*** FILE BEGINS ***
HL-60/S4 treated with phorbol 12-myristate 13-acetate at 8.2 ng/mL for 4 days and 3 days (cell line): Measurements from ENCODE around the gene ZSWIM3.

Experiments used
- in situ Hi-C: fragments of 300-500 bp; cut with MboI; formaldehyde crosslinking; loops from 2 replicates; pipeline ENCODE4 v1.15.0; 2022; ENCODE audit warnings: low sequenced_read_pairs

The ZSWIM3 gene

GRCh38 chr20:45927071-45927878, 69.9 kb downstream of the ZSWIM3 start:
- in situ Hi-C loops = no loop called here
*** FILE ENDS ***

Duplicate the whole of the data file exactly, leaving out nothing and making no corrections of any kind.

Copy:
HL-60/S4 treated with phorbol 12-myristate 13-acetate at 8.2 ng/mL for 4 days and 3 days (cell line): Measurements from ENCODE around the gene ZSWIM3.

Experiments used
- in situ Hi-C: fragments of 300-500 bp; cut with MboI; formaldehyde crosslinking; loops from 2 replicates; pipeline ENCODE4 v1.15.0; 2022; ENCODE audit warnings: low sequenced_read_pairs

The ZSWIM3 gene

GRCh38 chr20:45927071-45927878, 69.9 kb downstream of the ZSWIM3 start:
- in situ Hi-C loops = no loop called here